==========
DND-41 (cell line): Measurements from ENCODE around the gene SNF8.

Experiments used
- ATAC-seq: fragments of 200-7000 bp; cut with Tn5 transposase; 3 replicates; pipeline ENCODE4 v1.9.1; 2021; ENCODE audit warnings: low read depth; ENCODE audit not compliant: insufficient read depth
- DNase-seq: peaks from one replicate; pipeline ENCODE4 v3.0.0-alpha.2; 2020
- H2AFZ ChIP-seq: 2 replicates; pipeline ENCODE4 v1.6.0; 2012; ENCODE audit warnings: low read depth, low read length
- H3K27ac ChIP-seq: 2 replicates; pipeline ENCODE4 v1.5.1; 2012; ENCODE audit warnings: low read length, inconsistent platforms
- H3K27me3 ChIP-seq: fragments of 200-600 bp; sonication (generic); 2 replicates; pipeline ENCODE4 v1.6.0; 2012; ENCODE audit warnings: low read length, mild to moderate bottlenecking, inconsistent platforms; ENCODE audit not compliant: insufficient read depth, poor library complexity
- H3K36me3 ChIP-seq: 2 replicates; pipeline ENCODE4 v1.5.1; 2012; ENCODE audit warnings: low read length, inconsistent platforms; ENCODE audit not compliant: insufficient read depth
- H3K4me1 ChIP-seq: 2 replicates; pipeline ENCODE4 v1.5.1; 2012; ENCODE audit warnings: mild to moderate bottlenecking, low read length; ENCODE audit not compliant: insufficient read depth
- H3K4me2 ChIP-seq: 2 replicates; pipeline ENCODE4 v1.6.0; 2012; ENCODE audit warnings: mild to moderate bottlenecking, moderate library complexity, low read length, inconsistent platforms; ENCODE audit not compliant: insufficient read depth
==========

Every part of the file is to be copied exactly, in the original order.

DND-41 (cell line): Measurements from ENCODE around the gene SNF8.

Experiments used
- ATAC-seq: fragments of 200-7000 bp; cut with Tn5 transposase; 3 replicates; pipeline ENCODE4 v1.9.1; 2021; ENCODE audit warnings: low read depth; ENCODE audit not compliant: insufficient read depth
- DNase-seq: peaks from one replicate; pipeline ENCODE4 v3.0.0-alpha.2; 2020
- H2AFZ ChIP-seq: 2 replicates; pipeline ENCODE4 v1.6.0; 2012; ENCODE audit warnings: low read depth, low read length
- H3K27ac ChIP-seq: 2 replicates; pipeline ENCODE4 v1.5.1; 2012; ENCODE audit warnings: low read length, inconsistent platforms
- H3K27me3 ChIP-seq: fragments of 200-600 bp; sonication (generic); 2 replicates; pipeline ENCODE4 v1.6.0; 2012; ENCODE audit warnings: low read length, mild to moderate bottlenecking, inconsistent platforms; ENCODE audit not compliant: insufficient read depth, poor library complexity
- H3K36me3 ChIP-seq: 2 replicates; pipeline ENCODE4 v1.5.1; 2012; ENCODE audit warnings: low read length, inconsistent platforms; ENCODE audit not compliant: insufficient read depth
- H3K4me1 ChIP-seq: 2 replicates; pipeline ENCODE4 v1.5.1; 2012; ENCODE audit warnings: mild to moderate bottlenecking, low read length; ENCODE audit not compliant: insufficient read depth
- H3K4me2 ChIP-seq: 2 replicates; pipeline ENCODE4 v1.6.0; 2012; ENCODE audit warnings: mild to moderate bottlenecking, moderate library complexity, low read length, inconsistent platforms; ENCODE audit not compliant: insufficient read depth